River levels in Salford may have returned to normal but for hundreds of families hit by devastating Boxing Day floods, life is anything but.
Donations of food, cleaning equipment, clothes, bedding and toys are still pouring in to the Beacon Centre on London Street in Salford.
But for those who had to be evacuated when the River Irwell burst its banks on 26 December, there’s more worry and expense to come.
John Connolly, 58, lives with his wife on Heath Avenue in Lower Broughton, one of the worst-affected areas.
That day he’d been to pick up his son, but returning home, the estate was completely flooded and impassable.
Ditching his car at the nearby River View Primary School as he walked to his front door the water was already up to his ankles.
“It was going dark, and there was water everywhere, all the footpaths were flooded, the garden was flooded.
“I’ve never seen anything like it before.
“I was just sat in my house taking pictures and laughing at it all – because if we didn’t laugh, we’d have cried, and we cried anyway.”
It destroyed not only his carpets, cooker, flooring and the plastering on his walls, but also all the toys his wife uses as part of her home childminding business.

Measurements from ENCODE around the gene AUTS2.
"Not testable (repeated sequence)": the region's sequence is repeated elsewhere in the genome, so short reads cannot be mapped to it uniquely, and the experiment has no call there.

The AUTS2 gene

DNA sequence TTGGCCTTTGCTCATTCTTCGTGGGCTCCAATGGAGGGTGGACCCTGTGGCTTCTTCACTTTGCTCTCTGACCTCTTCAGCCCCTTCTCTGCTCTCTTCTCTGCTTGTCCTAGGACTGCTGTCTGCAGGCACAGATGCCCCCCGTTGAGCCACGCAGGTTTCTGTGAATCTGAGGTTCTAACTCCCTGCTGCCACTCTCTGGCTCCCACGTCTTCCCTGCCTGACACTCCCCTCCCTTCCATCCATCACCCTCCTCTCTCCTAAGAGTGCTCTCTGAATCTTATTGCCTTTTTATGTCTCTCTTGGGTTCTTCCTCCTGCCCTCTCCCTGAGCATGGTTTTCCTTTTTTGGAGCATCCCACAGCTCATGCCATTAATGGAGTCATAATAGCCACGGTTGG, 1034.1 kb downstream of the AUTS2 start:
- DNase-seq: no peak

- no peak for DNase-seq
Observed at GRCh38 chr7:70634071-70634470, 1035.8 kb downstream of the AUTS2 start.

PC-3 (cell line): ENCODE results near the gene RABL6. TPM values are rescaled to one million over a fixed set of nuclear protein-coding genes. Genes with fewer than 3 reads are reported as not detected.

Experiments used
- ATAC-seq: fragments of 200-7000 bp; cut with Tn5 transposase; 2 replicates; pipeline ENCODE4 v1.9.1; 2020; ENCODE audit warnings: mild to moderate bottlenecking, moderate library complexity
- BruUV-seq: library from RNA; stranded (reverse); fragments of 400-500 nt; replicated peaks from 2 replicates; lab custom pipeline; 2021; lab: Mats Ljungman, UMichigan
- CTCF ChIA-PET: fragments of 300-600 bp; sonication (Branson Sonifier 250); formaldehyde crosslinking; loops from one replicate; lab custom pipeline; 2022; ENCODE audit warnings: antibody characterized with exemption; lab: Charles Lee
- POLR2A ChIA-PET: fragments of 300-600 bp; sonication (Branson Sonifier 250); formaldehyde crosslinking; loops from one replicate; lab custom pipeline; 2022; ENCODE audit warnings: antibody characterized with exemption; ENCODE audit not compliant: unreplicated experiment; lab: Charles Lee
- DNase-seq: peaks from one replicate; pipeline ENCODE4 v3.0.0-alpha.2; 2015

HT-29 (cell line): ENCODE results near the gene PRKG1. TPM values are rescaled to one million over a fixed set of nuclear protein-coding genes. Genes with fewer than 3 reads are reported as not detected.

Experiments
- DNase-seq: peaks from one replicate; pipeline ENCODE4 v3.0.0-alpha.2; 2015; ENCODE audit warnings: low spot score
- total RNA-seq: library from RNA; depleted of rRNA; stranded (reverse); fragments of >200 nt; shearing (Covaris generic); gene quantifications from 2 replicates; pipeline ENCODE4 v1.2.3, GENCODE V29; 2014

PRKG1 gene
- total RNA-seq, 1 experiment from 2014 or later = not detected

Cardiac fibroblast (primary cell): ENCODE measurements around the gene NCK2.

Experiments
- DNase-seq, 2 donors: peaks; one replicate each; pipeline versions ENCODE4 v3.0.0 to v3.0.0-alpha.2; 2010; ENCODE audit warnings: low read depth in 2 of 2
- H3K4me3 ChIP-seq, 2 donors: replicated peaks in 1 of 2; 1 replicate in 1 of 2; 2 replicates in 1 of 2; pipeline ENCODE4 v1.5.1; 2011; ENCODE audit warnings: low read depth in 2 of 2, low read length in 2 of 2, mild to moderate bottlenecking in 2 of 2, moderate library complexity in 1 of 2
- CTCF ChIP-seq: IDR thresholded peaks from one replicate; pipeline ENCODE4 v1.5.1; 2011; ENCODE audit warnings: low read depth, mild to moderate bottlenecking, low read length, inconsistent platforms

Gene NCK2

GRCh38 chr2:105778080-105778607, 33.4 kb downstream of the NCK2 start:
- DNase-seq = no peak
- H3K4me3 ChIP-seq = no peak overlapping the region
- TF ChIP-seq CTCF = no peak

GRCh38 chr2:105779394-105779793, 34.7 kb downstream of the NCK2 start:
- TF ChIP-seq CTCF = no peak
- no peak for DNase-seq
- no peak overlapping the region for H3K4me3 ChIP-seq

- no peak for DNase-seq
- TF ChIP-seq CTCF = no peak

Now John’s waiting for the insurance estimators to come round but at a rough estimate he says the flood could have caused £10,000 of damage to this one house alone.
Recent estimates put the number of houses affected to at least 400 – some 120 privately-owned homes, with the rest let out by Salix Homes housing association.
Today at the Beacon Centre on London Street Baronness Susan Williams of Trafford, the Parliamentary Under Secretary of State for Communities and Local Government, met with volunteers to praise the “staggering” relief effort set up in the wake of the Salford floods.
There is £500 of immediate, urgent funding available, and Baroness Williams told SalfordOnline.com today that another £5,000 per household will be made available to each household through Salford City Council.
“We want to be as ‘bureacracy-lite’ as we can to allow councils to determine the best way to direct these funds,” she said.
Chancellor George Osborne, in announcing this £50 million flood relief fund back in December 2015, said it would be down to local councils to distribute this cash.
A post-mortem of exactly what went wrong is now underway, and Baronness Williams said government were considering a formal review into how flood spending is handed out, and how the government can react to the effects of climate change.
“We need to look at how we’re providing flood defences in a way that’s responsive to future emergencies.
“Flood defences, water management and planning for different and more extreme types of weather is going to be part and parcel of the review,” she added.
Main image (L-R): Lee Sugden, Chief Executive, Salix Homes, Baroness Williams, Cllr Jim King